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Orange County Estate Planning Blog

Let's make a plan for your pet: How pet trusts give peace of mind

Society has not evolved to the level where we consider our pets to be special kinds of "fur friend citizens" who are capable of owning property. In fact, the legal system tends to treat our pets as if they are property themselves -- much like a horse, cow or pig. In other words, on a basic level, your will should indicate who shall inherit your "pet property."

The idea of bequeathing a pet to another person can be unsettling for many California residents who will be concerned about placing an undue burden on those tasked with caring for their pets and ensuring that their pets receive the same level of care, love, attention and companionship that they have received while the pet owner was alive.

Mistakes to avoid when naming your estate executor

Every step in the estate planning process is important – and every step brings the risk of making common estate planning mistakes. For example, the naming of your executor – although a relatively simple task – provides the opportunity for making a lot of errors.

Make sure to keep the following points in mind while you peruse your eligible executor candidates:

When should I update my will?

Your will is not a stand-alone document that should never change. In fact, you may want to review your will on an annual basis to ensure that it doesn't require any updates. When reviewing your will like this, here are some of the things you might want to look out for:


California requirements for a valid will

If you've ever worried about whether your last will and testament is a valid document that will hold up to a challenge in court after you've passed away, you may want to review the various requirements that apply to these important legal documents. In California, the following requirements apply to all wills:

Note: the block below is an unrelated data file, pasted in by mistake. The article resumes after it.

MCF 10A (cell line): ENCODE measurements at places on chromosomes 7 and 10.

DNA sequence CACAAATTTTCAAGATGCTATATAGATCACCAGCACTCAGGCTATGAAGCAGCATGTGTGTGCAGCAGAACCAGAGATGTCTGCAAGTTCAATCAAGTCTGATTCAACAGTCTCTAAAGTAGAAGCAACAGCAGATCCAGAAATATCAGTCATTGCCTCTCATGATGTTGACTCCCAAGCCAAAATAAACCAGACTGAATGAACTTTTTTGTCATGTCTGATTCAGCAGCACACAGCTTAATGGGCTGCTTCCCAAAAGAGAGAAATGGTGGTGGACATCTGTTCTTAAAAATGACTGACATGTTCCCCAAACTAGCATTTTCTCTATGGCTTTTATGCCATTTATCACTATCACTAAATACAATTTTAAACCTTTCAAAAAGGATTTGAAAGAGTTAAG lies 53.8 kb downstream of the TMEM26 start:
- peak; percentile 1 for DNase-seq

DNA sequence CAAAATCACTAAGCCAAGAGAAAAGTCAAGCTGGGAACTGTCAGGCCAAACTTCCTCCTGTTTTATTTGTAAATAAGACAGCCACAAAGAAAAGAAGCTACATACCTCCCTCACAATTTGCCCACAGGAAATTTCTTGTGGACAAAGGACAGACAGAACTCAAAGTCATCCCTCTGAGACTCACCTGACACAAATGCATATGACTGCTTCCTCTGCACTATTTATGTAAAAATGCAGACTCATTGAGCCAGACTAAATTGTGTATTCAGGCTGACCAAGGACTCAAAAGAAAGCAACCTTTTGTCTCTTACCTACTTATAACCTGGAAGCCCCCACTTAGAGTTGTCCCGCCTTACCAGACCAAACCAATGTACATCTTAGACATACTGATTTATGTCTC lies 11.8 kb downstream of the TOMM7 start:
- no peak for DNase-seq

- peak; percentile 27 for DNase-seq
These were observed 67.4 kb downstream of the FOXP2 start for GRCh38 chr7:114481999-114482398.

• The testator must be 18 years of age
  • The testator must be of sound mind
  • The will must be written and not oral.
  • Preferably the will has been typed and not handwritten

While it's easy to prove that the will testator was at least 18 years of age when he or she signed the document, it may not be entirely straightforward to prove the second point above, that the testator was of sound mind. In this context, "sound mind" means that the will creator understood

  • What it means to create a will
  • Understood and knew the nature and situation of his or her property and could remember
  • Understand the people to whom he or she was related and who were affected by the will.

The biggest probate mistake: Not taking steps to avoid it

The biggest probate mistake happens many years before the actual probate process. It happens when estate planners don't make an effort to avoid probate proceedings for their heirs. Considering the fact that much -- if not all -- of this costly, time-consuming process may be avoidable, failing to take the necessary steps to protect one's heirs from probate represents a significant error on the part of the estate planner.

Here are a few issues associated with probate:

What if I die while owning property in different states?

Not all Orange County residents have all the land and real estate property they own within the confines of the state of California. In fact, it's not uncommon for someone to own real property throughout the nation. Whether it's a ski lodge in Vail, a beach-front condo in Miami or an undeveloped plot of land in Arizona, it's important to consider these properties -- and how they would be handled differently during probate proceedings -- while you're preparing your estate plan in California.